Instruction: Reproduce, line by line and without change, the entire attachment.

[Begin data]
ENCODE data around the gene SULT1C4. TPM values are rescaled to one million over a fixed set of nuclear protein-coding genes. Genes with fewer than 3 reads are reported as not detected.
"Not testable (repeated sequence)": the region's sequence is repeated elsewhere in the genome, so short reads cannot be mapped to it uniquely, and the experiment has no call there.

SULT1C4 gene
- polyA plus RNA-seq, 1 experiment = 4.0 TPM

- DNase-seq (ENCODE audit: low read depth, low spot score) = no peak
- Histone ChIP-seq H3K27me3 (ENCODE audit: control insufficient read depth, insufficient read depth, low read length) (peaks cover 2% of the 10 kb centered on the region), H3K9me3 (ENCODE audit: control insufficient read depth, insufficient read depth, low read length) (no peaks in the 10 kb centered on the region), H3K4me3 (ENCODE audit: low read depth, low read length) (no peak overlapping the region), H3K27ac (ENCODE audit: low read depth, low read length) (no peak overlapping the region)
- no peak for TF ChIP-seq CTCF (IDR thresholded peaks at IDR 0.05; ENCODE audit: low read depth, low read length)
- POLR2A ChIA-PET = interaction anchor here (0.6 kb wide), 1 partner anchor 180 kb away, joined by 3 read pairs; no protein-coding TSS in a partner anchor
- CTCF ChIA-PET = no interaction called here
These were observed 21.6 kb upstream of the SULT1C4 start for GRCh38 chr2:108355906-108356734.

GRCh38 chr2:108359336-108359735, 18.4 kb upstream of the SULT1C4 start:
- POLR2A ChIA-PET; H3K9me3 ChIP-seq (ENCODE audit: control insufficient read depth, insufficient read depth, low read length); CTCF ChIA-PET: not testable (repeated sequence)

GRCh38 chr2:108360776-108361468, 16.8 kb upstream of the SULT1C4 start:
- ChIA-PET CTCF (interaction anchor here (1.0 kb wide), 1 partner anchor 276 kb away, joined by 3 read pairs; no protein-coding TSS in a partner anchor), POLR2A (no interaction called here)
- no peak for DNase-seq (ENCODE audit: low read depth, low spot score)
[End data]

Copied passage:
ENCODE data around the gene SULT1C4. TPM values are rescaled to one million over a fixed set of nuclear protein-coding genes. Genes with fewer than 3 reads are reported as not detected.
"Not testable (repeated sequence)": the region's sequence is repeated elsewhere in the genome, so short reads cannot be mapped to it uniquely, and the experiment has no call there.

SULT1C4 gene
- polyA plus RNA-seq, 1 experiment = 4.0 TPM

- DNase-seq (ENCODE audit: low read depth, low spot score) = no peak
- Histone ChIP-seq H3K27me3 (ENCODE audit: control insufficient read depth, insufficient read depth, low read length) (peaks cover 2% of the 10 kb centered on the region), H3K9me3 (ENCODE audit: control insufficient read depth, insufficient read depth, low read length) (no peaks in the 10 kb centered on the region), H3K4me3 (ENCODE audit: low read depth, low read length) (no peak overlapping the region), H3K27ac (ENCODE audit: low read depth, low read length) (no peak overlapping the region)
- no peak for TF ChIP-seq CTCF (IDR thresholded peaks at IDR 0.05; ENCODE audit: low read depth, low read length)
- POLR2A ChIA-PET = interaction anchor here (0.6 kb wide), 1 partner anchor 180 kb away, joined by 3 read pairs; no protein-coding TSS in a partner anchor
- CTCF ChIA-PET = no interaction called here
These were observed 21.6 kb upstream of the SULT1C4 start for GRCh38 chr2:108355906-108356734.

GRCh38 chr2:108359336-108359735, 18.4 kb upstream of the SULT1C4 start:
- POLR2A ChIA-PET; H3K9me3 ChIP-seq (ENCODE audit: control insufficient read depth, insufficient read depth, low read length); CTCF ChIA-PET: not testable (repeated sequence)

GRCh38 chr2:108360776-108361468, 16.8 kb upstream of the SULT1C4 start:
- ChIA-PET CTCF (interaction anchor here (1.0 kb wide), 1 partner anchor 276 kb away, joined by 3 read pairs; no protein-coding TSS in a partner anchor), POLR2A (no interaction called here)
- no peak for DNase-seq (ENCODE audit: low read depth, low spot score)